Indeed, the early feminist theologian Mary Daly said it well: “If God is male then male is God”. Clearly throughout the Scriptures there are feminine images of God: in Hebrew:  Shekeinah-the breasted one, El Shaddai-Sophia Wisdom, Ruah. Jesus used the Aramaic word Abwoon in his prayer for the disciples and it means Birther God. What is masculine about that? Jesus chose feminine imagery when he said of Jerusalem: “I have longed to gather your children together ,as a hen gathers her children under her wings…(Matthew 23:37”  In another place the fierce love and  protection of God is likened to a bear protecting her cubs. As Jeanette Clancy says “God is not three men on a cloud , two with beards”. God is Spirit and we are all made in the image of God, all- the male and female of us. hence we pray God, our Mother/Father. 

In the second article below we see that Pope Francis is passionate and courageous in calling for equal pay for women. Yet,women who are ordained Roman Catholic Priests support themselves, and sometimes their churches when they work primarily with the very poor. It is disheartening to see Pope Francis “holding the line” that the door to the priesthood is closed to women when In 1974 the Pontifical Biblical Commission said that there was nothing in Scripture to prevent women’s ordination. It is only man-made tradition that developed canon law and negated( after the twelfth century) the presence of women priests, deacons and bishops in the early church. Most likely one man, even the Pontiff, could not change this  cannon law/tradition made in a paternalistic era long gone by without great difficulty and risk, if at all. But Pope Francis is prophetic in so many other ways that his leadership in this would  crack the door open a little letting light in. We call upon Pope Francis to let his light shine on women’s ordination. He has to know that we are validly but illicitly ordained. The validity of the ordination through a male bishop in good standing whose name will be revealed upon his death will not be questioned. We are in prophetic obedience to break the unjust canon law 1024 in order to bring in a new era of justice and accountability in the church. There are over two hundred of us in the world and the number is increasing rapidly. We are not going away and joining or forming other churches. We are in the best prophetic traditions of the Roman Catholic Church. We are concerned with the recognition that God can call whomever God calls to be priests. We will serve without pontifical or curia affirmation, God has called. We have answered-no matter what penalties men impose. Some courageous male priests have risked everything to stand with us-Fr. Roy Bourgeois and Fr.Bill Brennan among them. Many other male priests  stand in silent assent. How beautiful upon the mountain are the feet of the messengers of God.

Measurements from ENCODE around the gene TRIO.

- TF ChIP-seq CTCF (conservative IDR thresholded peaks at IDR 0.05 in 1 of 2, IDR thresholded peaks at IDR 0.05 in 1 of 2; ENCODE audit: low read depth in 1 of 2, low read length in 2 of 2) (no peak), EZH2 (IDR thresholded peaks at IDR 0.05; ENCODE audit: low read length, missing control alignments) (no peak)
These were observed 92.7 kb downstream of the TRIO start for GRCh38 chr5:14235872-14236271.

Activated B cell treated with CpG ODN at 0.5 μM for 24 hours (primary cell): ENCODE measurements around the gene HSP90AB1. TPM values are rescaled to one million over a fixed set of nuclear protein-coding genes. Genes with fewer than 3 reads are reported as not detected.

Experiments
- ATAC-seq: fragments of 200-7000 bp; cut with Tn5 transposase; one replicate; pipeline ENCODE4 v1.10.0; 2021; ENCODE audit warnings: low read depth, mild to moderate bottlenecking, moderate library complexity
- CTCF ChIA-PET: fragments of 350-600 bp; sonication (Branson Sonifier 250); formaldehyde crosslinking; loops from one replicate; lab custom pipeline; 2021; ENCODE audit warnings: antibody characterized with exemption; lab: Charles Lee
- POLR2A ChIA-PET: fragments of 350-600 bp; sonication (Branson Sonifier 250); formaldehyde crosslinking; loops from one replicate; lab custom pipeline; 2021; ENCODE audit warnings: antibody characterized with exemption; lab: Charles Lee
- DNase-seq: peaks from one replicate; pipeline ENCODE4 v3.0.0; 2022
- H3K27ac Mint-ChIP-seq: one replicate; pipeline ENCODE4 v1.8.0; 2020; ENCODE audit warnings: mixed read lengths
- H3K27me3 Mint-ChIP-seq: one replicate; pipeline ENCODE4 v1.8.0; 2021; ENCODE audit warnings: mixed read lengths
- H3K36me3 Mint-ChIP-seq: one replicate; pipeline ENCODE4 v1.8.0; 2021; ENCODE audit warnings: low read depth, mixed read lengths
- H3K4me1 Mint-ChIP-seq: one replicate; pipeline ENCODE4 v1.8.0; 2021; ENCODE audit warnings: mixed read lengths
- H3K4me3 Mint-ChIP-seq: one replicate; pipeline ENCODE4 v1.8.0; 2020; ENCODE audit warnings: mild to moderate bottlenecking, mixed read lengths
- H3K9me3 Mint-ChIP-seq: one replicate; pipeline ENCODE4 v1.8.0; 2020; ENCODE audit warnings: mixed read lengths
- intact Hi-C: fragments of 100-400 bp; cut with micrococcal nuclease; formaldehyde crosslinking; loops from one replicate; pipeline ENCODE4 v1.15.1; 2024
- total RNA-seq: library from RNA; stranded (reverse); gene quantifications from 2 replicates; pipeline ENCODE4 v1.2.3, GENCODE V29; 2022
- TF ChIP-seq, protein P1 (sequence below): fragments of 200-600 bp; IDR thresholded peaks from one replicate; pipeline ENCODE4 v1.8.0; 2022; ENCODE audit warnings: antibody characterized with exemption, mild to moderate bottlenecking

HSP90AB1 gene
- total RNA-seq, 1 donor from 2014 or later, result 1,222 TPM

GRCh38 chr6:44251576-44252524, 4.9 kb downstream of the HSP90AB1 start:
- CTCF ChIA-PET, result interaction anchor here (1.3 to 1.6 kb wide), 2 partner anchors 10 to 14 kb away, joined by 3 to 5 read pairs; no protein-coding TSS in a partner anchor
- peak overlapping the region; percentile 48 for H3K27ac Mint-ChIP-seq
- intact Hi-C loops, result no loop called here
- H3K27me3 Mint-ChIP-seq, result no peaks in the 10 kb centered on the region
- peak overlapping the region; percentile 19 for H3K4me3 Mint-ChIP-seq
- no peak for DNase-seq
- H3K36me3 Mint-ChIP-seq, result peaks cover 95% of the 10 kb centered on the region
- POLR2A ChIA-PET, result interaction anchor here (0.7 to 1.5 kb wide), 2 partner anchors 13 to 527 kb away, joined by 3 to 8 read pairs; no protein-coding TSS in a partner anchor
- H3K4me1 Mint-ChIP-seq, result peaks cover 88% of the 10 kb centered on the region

This is the link to an article that includes Fr. Brennan’s sacrificial support of women’s ordination. 


 The second article is from RT.COM

Pure scandal’: Pope Francis slams pay disparity between men & women

Published time: April 29, 2015 17:08 RT.com

Pope Francis (Reuters / Max Rossi)

Pope Francis (Reuters / Max Rossi)

Pope Francis in a highly emotional appeal called for equal pay for men and women during his weekly General Audience in St Peter’s Square, Rome.

“Why is it taken for granted that women must earn less than men? No! They have the same rights. The discrepancy is a pure scandal,” he said as cited by Reuters.

According to statistics from Eurostat, women in the EU were paid 16.4 percent less than men in 2013, while in the US a women earns 77 cents for every dollar a man is paid.

The pontiff called on Christians not to accept disparity between men and women.

“As Christians, we must become more demanding in this regard: for example, [by] supporting the right to equal retribution for equal work,” he said.

Francis said he wants women to have a greater role in the Catholic Church, but yet despite his forceful remarks on the status of women to date he still says the “door is closed” for women to become priests.

Advocates of female priesthood say the view of the Roman Catholic Church is outdated. Women priests have been ordained into the Anglican Church in relatively high numbers since the 1970’s but some provinces still only ordain men.”


Rev. Dr. Judy Lee, RCWP